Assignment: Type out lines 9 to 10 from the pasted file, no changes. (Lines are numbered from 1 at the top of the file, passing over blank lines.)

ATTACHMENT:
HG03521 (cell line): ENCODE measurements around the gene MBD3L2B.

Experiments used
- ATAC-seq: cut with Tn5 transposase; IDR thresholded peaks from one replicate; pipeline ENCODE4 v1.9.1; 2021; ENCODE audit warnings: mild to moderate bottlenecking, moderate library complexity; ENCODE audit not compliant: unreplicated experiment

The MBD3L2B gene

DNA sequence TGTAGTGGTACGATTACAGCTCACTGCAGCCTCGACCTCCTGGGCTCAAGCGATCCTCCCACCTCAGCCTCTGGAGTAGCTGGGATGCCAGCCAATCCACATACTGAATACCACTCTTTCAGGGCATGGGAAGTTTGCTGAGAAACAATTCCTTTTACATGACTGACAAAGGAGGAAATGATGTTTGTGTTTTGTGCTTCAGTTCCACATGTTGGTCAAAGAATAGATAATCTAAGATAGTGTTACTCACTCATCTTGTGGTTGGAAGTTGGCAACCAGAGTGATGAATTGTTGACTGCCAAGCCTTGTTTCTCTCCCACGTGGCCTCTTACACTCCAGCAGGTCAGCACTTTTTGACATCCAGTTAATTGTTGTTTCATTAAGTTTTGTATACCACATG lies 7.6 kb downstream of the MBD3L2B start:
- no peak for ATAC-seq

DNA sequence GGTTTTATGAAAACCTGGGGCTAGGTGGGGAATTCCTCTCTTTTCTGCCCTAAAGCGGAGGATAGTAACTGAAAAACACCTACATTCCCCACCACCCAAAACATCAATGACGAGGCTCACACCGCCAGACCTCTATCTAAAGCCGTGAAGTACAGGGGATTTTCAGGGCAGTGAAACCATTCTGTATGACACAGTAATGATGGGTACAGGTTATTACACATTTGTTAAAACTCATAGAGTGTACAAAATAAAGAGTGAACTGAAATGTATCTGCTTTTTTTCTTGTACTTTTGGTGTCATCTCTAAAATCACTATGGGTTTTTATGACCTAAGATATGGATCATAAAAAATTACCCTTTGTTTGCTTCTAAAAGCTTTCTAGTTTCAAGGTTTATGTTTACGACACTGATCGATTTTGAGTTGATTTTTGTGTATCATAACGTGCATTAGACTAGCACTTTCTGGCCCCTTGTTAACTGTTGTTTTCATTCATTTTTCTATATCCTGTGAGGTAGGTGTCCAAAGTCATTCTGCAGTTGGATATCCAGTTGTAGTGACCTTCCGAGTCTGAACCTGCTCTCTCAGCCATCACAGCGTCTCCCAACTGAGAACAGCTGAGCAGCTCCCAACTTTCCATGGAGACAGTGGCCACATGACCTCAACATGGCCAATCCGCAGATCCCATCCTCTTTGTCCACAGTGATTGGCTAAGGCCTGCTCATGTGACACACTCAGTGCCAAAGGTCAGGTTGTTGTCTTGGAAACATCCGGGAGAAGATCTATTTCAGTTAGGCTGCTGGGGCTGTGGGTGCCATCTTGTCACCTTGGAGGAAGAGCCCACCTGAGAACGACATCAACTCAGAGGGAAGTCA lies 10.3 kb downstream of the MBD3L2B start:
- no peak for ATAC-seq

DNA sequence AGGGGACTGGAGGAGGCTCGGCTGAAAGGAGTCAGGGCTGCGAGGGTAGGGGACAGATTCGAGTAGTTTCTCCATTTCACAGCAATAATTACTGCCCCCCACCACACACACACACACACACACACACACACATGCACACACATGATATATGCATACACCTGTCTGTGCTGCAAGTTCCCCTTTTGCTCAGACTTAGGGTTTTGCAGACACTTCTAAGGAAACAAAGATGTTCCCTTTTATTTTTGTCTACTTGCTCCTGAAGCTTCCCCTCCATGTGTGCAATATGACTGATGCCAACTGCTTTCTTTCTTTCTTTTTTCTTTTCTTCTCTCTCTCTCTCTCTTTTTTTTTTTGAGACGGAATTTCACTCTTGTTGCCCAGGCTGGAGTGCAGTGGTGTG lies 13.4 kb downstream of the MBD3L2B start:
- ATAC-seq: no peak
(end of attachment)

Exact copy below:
DNA sequence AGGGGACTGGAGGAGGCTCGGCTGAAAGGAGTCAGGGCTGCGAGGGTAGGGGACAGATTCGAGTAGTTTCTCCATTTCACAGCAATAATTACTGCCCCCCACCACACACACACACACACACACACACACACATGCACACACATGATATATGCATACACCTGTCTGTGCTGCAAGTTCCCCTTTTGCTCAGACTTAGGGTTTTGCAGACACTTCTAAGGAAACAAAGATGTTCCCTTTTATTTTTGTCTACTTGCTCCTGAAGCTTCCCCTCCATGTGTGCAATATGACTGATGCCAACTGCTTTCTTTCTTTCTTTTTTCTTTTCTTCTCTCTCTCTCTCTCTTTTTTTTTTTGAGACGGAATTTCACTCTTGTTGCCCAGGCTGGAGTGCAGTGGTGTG lies 13.4 kb downstream of the MBD3L2B start:
- ATAC-seq: no peak